welcome ... enjoy yourself

Monday, September 29, 2014

hallgrímskirkja church

I love visiting churches.  I love seeing how people honor what they find sacred.  It says so much about the people and the culture who built it/them.  In Iceland we visited Hallgrímskirkja church, a Lutheran parish church designed by Guðjón Samuel in 1937 and constructed from 1945 to 1986.  The statue in front of the church is of Leifur Eiriksson (the first European to discover America!) and was a gift from the United States to Iceland in 1930, the 1000 year anniversary of the founding of their parliament at Þingvellir.  

I thought the starkness of the church was so interesting compared to the churches we saw in Europe last year.  It exemplified Iceland to me - so European but so different.  Iceland is a place all its own.  

Thanks for checking out my photos!  Hope you enjoyed them.  

Friday, September 26, 2014

goodbye summer 2014


Summer 2014, you were busy and wonderful.  I've done a round up of my favorite experiences from this summer, and I hope you enjoy looking through them!  Not pictured here: a blog design update (woot!!), lots of relaxing evenings hanging out in the living room with Paul and the pups, a job change, long weeks at work, roller derby practices, dog walks, and tasty picnics.  Here are the things (that I took pictures of) that made my summer:


7/15 http://www.findingjoyinallthings.com/2014/07/portland-farmers-market.html








Thursday, September 25, 2014

reykjavik part 1

Welcome to post three(ish) of our Iceland travel photos.  I don't think I've mentioned yet that we traveled to Iceland with five other friends Paul went to college with.  I was completely impressed that they were all able to coordinate this kind of trip, and now I'm inspired to plan a similar trip.   Probably not to Iceland, but anywhere would be cool really.    

We stayed at an Airbnb apartment in Reykjavik, about a 25 minute walk to downtown (5-10 minute drive).  During our first full day in Reykavik (after we recuperated from our trip to Blue Lagoon and went grocery shopping), we walked downtown along the ocean path.  These first two photos are of the views that met us when we got to the water about 10 minutes into our walk.  

Walking further along the shoreline, we came to the Solfar (Sun Voyager) sculpture.  It was unveiled in 1990 on Reykjavik's 200th birthday.  It's actually a dreamboat, not a Viking boat, and represents the "promise of undiscovered territory, a dream of hope, progress, and freedom."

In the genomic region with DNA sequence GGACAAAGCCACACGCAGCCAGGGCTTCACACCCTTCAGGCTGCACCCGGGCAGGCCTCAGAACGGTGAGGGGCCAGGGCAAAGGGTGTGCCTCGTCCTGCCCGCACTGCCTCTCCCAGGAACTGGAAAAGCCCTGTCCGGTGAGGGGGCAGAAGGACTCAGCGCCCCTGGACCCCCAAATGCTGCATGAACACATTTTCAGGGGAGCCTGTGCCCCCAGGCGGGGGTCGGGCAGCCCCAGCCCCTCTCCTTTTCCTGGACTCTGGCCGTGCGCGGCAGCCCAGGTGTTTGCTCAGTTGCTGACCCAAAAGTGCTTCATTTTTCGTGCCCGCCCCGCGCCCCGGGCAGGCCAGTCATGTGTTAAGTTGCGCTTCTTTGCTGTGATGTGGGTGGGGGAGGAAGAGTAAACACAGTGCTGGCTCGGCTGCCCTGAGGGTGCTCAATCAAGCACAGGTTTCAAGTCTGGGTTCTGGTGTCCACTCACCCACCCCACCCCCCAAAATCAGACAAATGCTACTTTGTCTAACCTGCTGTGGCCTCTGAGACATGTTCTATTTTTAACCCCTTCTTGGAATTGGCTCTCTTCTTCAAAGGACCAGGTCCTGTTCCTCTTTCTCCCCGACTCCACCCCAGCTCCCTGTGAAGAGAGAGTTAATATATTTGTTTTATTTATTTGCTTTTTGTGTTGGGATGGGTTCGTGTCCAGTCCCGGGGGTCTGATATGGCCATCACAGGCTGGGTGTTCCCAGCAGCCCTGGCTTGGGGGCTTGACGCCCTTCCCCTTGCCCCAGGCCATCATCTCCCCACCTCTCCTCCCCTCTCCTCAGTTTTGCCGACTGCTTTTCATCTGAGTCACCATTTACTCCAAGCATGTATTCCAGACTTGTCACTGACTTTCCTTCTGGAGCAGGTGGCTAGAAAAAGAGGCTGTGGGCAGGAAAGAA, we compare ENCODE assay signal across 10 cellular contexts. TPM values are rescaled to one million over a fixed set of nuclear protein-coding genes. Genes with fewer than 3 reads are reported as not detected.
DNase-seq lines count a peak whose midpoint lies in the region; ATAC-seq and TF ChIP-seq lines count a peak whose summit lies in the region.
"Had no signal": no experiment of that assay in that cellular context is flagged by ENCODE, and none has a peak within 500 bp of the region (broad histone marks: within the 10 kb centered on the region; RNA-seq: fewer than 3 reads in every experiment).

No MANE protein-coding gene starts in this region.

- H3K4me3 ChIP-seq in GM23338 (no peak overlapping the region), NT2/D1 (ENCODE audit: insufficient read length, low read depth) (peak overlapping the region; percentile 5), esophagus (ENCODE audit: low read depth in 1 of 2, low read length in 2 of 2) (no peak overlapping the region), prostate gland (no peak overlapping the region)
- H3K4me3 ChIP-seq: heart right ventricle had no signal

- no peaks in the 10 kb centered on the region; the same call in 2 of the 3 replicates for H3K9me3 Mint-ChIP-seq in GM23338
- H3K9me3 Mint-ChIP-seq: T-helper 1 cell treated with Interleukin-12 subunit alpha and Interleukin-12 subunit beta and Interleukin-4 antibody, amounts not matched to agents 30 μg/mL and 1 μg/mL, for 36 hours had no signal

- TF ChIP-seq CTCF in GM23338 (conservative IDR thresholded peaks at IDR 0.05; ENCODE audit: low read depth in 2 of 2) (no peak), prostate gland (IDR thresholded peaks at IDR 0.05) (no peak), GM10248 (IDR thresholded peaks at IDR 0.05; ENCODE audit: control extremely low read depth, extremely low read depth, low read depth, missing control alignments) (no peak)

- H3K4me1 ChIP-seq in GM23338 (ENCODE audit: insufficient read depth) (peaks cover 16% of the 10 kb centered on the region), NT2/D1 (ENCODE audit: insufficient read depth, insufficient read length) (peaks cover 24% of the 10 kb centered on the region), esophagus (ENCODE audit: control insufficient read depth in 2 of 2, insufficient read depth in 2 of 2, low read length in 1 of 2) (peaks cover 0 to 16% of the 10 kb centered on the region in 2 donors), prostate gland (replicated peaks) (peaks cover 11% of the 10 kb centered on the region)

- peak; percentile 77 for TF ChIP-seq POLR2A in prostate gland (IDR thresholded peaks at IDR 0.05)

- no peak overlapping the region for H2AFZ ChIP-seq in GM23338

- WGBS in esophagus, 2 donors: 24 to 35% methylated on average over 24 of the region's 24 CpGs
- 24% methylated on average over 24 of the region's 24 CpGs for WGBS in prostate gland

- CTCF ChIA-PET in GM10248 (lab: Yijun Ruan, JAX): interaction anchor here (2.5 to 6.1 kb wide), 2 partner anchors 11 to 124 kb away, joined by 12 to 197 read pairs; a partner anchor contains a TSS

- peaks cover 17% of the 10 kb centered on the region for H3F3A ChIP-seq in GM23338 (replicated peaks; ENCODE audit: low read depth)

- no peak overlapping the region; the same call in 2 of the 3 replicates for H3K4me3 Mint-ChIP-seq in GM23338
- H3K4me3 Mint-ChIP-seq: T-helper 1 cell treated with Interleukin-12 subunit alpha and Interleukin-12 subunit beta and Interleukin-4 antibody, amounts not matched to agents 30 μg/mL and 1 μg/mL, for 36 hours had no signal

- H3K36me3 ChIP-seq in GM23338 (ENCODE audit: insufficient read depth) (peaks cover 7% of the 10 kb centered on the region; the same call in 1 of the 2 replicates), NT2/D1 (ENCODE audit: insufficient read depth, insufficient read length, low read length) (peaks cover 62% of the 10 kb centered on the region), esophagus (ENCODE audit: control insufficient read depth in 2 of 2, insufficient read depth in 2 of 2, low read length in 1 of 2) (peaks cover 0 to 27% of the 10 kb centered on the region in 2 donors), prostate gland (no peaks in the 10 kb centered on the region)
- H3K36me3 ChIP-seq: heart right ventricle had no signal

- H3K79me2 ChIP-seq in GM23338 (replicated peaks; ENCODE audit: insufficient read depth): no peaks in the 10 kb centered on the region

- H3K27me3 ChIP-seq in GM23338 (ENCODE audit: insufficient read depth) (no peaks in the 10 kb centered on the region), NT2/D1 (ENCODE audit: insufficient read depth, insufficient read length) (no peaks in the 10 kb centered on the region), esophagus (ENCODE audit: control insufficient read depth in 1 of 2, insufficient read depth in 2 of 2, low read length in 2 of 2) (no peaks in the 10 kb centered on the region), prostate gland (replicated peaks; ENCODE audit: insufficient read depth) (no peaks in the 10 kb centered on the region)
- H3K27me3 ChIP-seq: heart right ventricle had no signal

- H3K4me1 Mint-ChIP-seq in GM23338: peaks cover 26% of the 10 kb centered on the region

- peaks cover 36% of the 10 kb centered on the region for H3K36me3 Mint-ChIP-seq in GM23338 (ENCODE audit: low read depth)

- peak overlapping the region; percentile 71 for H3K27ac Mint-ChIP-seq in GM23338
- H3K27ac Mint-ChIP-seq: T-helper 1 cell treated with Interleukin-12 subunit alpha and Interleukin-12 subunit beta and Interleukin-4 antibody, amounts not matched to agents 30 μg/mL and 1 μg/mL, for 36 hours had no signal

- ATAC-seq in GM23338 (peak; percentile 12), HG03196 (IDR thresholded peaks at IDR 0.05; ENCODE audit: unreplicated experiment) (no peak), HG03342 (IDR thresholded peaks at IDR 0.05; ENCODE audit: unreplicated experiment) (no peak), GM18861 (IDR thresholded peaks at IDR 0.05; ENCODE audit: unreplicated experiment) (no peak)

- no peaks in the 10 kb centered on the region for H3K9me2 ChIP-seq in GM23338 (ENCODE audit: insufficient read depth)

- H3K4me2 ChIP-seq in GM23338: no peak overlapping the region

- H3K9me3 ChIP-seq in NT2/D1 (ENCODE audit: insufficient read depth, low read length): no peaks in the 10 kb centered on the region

Harpa: Reykjavik's concert hall and conference center. It's home for the Iceland Symphony Orchestra and Icelandic Opera.
The Reykjavik Cathedral Hallgrímskirkja that can be seen around the city.  I'll be sharing a post on the church next week!

The best advertisement I saw: share a Coke with an Icelandic friend!  Will you share with Helga or Uglu?!

You can bet that we had to make a stop here.  Luckily they had some wine for me since my stomach doesn't seem to mix well with beer.  Sorry beer.  Sorry tastebuds.  

And now the rest of the this post will be dedicated to restaurants, food, and eating.  The best meal I had in Iceland was at Restaurant Lokjarbrekka (don't ask me to pronounce that for you - or any of the Iceland words for that matter!).  

This restaurant specialized in Icelandic delicacies like fermented shark, puffin, and whale (seen above).  I sampled the fermented shark, and I'll say that it earns its reputation as Iceland's most polarizing dish.  It had a squishy texture and smelled strongly like ammonia.  I won't go on.  (This was the table's appetizer.  I felt too guilty to eat the puffin or whale.)  My main course was arctic charr, and I had some kind of chocolate cake amazingness for dessert. 

We also tested the local grocery store, bakery, organic food store, and hot dog restaurant closer to our apartment.  The ability to visit these places was one of my favorite parts of staying where we did.  It felt like we got a more real taste of what Icelandic daily life is like.

This is the Mondlukaka we found at the bakery; it's an Icelandic almond cake.  We got one for dessert the night we ate a home cooked spaghetti dinner at the apartment, and everybody gave it two thumbs up. 

And finally: the hot dog restaurant!!  Hot dogs are one of Iceland's most popular foods.  Crazy huh?  After I saw what counted as a hot dog I understood a little better why they were so popular.  The kind we tried were closer to sausage than American hotdogs are.  They were super flavorful and smelled amazing!

Look how happy those hotdogs made them!  

Thanks for reading :)  More pictures coming in Reykjavik part 2.  

P.S. Have you been taking any autumn themed pictures?  Share them on Instragram with the hashtag #findingjoyinautumn to enter my autumn Instagram challenge!  More details here.